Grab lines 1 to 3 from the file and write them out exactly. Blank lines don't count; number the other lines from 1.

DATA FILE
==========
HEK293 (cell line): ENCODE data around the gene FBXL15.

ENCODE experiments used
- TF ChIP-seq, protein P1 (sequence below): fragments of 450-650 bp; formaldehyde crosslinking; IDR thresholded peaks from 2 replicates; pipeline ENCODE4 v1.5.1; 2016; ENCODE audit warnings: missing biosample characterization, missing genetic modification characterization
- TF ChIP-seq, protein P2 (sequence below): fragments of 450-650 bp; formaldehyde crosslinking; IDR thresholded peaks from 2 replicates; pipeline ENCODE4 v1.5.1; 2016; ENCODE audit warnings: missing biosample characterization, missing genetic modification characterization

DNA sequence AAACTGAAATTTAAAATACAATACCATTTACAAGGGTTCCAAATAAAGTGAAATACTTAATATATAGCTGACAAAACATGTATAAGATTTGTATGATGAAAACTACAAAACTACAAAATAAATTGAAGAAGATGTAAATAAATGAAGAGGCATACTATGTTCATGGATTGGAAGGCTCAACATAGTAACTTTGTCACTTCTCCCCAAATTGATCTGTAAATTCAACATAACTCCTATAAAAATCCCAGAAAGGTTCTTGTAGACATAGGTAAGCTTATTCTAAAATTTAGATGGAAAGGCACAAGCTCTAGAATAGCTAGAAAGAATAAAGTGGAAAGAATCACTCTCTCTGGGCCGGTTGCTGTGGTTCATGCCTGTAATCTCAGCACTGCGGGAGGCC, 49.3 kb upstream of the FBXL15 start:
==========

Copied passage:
HEK293 (cell line): ENCODE data around the gene FBXL15.

ENCODE experiments used
- TF ChIP-seq, protein P1 (sequence below): fragments of 450-650 bp; formaldehyde crosslinking; IDR thresholded peaks from 2 replicates; pipeline ENCODE4 v1.5.1; 2016; ENCODE audit warnings: missing biosample characterization, missing genetic modification characterization